When 67-year old Karen Navarra was found dead at her San Jose home on September 13th, it was initially believed to be a suicide. That is until investigators looked at data from the fashionable Fitbit she was wearing at the time of the incident.
Navarra’s Fitbit Alta HR indicated that she had an instantaneous spike in her heart rate at 3:20 p.m. lasting for several minutes. Whatever happened was unlikely to be intentional by her own doing, and frightened her into cardio levels of exercise. By 3:28 p.m. her pulse had stopped.
While this might not seem like much to draw a conclusion from, suspect Anthony Aiello’s car was recorded by nearby surveillance footage showing that he was at the home from 3:12 p.m. to 3:33 p.m, lining up almost perfectly with the instance timing on Navarra’s Fitbit.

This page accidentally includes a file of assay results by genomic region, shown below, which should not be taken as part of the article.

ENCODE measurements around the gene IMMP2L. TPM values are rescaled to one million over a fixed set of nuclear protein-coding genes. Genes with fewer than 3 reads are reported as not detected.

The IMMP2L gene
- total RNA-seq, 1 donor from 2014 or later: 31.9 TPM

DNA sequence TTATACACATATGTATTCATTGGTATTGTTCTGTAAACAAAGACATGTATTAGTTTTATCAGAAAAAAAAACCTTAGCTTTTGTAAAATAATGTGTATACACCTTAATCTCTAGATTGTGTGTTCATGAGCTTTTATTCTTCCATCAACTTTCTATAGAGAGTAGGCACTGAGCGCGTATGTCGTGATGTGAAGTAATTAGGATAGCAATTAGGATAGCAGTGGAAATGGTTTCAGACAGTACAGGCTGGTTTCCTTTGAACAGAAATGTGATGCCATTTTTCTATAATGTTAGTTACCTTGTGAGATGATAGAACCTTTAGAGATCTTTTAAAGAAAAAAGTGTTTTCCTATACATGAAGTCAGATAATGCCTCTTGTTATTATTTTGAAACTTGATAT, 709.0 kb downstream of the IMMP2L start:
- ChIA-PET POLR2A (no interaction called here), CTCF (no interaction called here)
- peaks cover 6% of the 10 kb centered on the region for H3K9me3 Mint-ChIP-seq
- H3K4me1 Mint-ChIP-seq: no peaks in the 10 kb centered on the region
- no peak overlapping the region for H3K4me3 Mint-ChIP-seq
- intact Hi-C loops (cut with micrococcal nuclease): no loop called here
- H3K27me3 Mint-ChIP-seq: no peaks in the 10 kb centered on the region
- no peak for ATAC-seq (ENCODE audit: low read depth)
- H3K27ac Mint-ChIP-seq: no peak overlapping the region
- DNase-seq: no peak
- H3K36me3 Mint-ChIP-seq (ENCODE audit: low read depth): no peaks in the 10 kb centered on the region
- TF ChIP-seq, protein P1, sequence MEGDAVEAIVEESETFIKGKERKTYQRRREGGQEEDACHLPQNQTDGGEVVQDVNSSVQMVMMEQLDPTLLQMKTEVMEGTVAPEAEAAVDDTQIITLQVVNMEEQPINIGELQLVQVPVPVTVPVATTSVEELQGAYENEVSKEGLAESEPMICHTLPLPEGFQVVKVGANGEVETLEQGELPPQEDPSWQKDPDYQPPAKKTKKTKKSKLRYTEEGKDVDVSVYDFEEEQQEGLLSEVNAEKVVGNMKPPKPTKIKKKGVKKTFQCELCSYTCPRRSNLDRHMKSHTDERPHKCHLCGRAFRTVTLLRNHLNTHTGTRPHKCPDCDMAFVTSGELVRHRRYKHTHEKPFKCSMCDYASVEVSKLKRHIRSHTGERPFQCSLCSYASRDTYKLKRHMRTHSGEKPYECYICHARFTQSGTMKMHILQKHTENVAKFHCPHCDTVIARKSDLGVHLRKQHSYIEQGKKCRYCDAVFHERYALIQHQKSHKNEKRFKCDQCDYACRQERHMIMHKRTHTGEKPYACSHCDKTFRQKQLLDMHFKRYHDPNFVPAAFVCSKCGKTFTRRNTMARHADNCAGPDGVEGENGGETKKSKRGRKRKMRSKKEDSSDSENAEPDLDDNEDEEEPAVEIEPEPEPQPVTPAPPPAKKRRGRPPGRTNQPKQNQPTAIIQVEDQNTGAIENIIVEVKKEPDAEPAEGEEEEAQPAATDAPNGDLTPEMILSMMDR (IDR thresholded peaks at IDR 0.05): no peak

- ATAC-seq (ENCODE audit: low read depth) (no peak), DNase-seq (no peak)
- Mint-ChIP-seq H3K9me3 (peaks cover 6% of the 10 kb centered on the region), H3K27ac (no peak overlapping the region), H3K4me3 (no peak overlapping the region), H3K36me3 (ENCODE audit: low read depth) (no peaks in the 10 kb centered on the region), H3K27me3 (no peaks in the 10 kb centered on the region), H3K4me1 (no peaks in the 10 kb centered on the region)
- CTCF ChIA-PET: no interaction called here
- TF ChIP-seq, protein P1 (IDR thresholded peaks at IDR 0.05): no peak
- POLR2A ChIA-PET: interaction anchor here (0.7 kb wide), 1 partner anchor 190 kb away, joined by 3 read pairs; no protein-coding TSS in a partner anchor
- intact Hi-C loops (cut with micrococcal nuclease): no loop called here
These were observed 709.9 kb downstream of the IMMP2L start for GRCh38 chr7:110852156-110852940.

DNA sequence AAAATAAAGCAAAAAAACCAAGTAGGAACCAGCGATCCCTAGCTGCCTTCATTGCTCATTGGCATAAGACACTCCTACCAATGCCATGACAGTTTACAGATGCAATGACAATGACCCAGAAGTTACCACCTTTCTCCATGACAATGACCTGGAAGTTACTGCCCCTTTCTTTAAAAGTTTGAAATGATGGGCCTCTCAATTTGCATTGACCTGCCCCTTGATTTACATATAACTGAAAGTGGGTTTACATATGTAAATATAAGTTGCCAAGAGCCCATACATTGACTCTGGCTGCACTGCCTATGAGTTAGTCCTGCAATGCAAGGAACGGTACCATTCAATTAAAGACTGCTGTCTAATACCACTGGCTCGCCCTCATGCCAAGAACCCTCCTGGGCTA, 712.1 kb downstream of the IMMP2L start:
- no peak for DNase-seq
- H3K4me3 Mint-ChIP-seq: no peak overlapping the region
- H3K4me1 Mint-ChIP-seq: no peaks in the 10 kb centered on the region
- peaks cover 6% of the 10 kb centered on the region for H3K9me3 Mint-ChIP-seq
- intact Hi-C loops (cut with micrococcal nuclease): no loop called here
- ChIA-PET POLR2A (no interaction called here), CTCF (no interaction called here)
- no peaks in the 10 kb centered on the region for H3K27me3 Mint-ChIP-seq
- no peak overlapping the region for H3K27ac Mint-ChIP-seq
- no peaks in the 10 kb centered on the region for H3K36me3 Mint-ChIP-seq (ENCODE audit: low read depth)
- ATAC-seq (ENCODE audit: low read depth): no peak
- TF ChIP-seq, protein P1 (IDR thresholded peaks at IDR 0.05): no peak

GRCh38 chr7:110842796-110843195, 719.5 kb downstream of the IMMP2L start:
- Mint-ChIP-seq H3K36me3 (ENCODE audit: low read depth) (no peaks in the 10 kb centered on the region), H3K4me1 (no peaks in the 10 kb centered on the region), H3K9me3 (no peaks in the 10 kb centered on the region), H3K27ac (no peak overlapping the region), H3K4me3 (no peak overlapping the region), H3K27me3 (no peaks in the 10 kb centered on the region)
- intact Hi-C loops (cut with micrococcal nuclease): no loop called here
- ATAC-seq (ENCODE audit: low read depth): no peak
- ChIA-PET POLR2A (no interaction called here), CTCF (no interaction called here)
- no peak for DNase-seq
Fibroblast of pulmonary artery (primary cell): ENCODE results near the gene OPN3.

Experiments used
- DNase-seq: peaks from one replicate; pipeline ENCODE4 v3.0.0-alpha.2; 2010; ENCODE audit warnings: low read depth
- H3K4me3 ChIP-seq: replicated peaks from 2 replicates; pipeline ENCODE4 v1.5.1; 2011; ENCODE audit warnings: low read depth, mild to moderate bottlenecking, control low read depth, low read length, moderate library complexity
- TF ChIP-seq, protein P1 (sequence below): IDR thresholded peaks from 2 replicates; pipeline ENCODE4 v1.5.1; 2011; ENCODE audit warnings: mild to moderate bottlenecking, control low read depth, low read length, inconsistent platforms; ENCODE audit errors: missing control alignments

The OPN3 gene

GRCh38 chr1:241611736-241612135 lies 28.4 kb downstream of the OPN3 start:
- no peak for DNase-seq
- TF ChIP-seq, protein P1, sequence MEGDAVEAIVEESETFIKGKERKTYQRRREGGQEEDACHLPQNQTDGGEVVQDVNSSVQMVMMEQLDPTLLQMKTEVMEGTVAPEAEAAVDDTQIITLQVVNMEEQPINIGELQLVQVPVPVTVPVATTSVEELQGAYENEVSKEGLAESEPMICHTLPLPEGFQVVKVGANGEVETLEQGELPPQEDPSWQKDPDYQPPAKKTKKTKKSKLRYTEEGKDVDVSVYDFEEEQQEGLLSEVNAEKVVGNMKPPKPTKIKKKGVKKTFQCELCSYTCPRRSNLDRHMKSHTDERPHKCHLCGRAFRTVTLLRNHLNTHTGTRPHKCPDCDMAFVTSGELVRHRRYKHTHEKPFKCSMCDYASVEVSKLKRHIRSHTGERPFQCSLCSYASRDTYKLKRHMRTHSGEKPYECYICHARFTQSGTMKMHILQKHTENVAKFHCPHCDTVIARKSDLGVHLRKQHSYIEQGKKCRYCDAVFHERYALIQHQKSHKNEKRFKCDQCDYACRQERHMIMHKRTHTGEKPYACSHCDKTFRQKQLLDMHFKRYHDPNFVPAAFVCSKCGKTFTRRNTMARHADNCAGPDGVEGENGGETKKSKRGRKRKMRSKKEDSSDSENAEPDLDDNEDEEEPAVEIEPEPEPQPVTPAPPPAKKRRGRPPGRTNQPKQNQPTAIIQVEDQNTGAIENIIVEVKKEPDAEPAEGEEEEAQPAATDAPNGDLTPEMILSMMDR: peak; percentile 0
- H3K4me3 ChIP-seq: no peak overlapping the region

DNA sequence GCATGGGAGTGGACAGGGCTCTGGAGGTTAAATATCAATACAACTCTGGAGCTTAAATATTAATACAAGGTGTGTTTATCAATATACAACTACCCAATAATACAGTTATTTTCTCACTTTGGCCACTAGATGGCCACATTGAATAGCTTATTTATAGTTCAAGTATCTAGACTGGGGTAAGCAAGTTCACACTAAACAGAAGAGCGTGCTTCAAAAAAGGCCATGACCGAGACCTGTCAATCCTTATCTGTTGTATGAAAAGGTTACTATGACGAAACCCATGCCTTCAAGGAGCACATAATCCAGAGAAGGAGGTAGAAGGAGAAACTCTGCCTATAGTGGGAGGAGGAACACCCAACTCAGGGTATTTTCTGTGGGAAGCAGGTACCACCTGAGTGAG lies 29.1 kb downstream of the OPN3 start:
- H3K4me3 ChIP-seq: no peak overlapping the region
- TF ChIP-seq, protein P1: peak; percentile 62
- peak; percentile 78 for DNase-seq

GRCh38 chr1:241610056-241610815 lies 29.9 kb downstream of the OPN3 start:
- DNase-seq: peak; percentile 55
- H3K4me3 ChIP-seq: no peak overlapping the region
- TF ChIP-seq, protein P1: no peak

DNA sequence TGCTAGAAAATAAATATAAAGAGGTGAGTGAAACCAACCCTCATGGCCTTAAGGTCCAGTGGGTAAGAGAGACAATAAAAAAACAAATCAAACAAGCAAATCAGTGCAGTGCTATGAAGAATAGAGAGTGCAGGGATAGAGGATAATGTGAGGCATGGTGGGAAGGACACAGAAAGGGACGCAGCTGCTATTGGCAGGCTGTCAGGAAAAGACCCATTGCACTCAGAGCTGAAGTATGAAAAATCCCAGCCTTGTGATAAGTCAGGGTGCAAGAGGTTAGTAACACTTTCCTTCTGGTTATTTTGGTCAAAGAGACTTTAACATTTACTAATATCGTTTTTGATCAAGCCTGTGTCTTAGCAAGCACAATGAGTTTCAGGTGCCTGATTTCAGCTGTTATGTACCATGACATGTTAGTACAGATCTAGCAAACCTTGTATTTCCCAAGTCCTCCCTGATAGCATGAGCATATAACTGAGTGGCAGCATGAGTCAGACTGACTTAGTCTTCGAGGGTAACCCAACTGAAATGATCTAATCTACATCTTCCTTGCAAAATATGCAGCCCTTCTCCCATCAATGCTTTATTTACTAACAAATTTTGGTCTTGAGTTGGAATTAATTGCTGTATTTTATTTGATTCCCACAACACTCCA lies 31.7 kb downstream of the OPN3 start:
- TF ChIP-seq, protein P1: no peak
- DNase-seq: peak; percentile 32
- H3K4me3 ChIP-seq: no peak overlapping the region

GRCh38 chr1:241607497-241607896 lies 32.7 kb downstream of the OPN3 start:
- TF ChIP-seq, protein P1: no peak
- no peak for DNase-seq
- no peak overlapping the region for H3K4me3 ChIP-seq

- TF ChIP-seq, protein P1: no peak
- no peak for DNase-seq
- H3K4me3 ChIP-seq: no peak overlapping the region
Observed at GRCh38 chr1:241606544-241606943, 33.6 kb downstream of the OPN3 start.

Aiello, who is Navarra’s 90-year-old stepfather, argues that he was at the home for a few minutes to deliver pizza and biscotti. Later, fresh blood was found in his garage, and it definitely wasn’t pizza sauce.
Aiello has since been arrested and held without bail.
A Fitbit activity tracking devices have been used to solve several murder cases in the past few years, including the case of Connie Dabate in 2015 where her data contradicted her husband’s story, later implicating him in her murder.